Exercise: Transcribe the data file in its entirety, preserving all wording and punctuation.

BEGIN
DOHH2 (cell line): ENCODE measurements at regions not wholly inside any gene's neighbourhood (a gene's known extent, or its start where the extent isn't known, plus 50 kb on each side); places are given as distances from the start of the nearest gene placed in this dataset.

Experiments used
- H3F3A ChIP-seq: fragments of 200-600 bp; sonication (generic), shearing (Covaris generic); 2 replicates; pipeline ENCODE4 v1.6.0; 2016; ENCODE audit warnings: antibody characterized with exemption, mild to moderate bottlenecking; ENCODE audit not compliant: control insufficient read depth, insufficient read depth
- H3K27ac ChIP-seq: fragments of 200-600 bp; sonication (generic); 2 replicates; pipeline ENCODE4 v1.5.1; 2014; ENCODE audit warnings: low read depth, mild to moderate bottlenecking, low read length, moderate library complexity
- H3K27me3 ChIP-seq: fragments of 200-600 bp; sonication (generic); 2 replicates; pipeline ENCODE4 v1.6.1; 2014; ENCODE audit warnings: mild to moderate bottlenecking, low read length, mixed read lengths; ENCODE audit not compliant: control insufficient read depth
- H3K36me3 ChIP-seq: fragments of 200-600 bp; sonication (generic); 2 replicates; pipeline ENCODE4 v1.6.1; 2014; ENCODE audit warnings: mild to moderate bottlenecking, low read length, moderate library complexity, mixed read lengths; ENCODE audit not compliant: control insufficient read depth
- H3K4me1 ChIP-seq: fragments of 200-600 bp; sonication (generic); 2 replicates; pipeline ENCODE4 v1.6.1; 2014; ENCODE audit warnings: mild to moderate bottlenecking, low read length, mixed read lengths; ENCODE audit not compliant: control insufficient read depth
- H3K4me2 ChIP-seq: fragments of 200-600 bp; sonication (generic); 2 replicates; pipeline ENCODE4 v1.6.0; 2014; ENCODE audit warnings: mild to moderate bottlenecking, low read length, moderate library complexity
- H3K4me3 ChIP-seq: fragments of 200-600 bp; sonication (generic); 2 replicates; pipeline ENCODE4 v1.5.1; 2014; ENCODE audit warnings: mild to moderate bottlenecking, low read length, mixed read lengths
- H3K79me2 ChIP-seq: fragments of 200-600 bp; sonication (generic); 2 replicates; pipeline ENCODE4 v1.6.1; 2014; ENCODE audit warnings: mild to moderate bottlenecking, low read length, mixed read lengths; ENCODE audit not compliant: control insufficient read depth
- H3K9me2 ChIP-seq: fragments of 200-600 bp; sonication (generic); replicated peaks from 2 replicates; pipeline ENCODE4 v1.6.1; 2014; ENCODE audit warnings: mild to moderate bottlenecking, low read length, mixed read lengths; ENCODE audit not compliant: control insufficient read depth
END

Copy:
DOHH2 (cell line): ENCODE measurements at regions not wholly inside any gene's neighbourhood (a gene's known extent, or its start where the extent isn't known, plus 50 kb on each side); places are given as distances from the start of the nearest gene placed in this dataset.

Experiments used
- H3F3A ChIP-seq: fragments of 200-600 bp; sonication (generic), shearing (Covaris generic); 2 replicates; pipeline ENCODE4 v1.6.0; 2016; ENCODE audit warnings: antibody characterized with exemption, mild to moderate bottlenecking; ENCODE audit not compliant: control insufficient read depth, insufficient read depth
- H3K27ac ChIP-seq: fragments of 200-600 bp; sonication (generic); 2 replicates; pipeline ENCODE4 v1.5.1; 2014; ENCODE audit warnings: low read depth, mild to moderate bottlenecking, low read length, moderate library complexity
- H3K27me3 ChIP-seq: fragments of 200-600 bp; sonication (generic); 2 replicates; pipeline ENCODE4 v1.6.1; 2014; ENCODE audit warnings: mild to moderate bottlenecking, low read length, mixed read lengths; ENCODE audit not compliant: control insufficient read depth
- H3K36me3 ChIP-seq: fragments of 200-600 bp; sonication (generic); 2 replicates; pipeline ENCODE4 v1.6.1; 2014; ENCODE audit warnings: mild to moderate bottlenecking, low read length, moderate library complexity, mixed read lengths; ENCODE audit not compliant: control insufficient read depth
- H3K4me1 ChIP-seq: fragments of 200-600 bp; sonication (generic); 2 replicates; pipeline ENCODE4 v1.6.1; 2014; ENCODE audit warnings: mild to moderate bottlenecking, low read length, mixed read lengths; ENCODE audit not compliant: control insufficient read depth
- H3K4me2 ChIP-seq: fragments of 200-600 bp; sonication (generic); 2 replicates; pipeline ENCODE4 v1.6.0; 2014; ENCODE audit warnings: mild to moderate bottlenecking, low read length, moderate library complexity
- H3K4me3 ChIP-seq: fragments of 200-600 bp; sonication (generic); 2 replicates; pipeline ENCODE4 v1.5.1; 2014; ENCODE audit warnings: mild to moderate bottlenecking, low read length, mixed read lengths
- H3K79me2 ChIP-seq: fragments of 200-600 bp; sonication (generic); 2 replicates; pipeline ENCODE4 v1.6.1; 2014; ENCODE audit warnings: mild to moderate bottlenecking, low read length, mixed read lengths; ENCODE audit not compliant: control insufficient read depth
- H3K9me2 ChIP-seq: fragments of 200-600 bp; sonication (generic); replicated peaks from 2 replicates; pipeline ENCODE4 v1.6.1; 2014; ENCODE audit warnings: mild to moderate bottlenecking, low read length, mixed read lengths; ENCODE audit not compliant: control insufficient read depth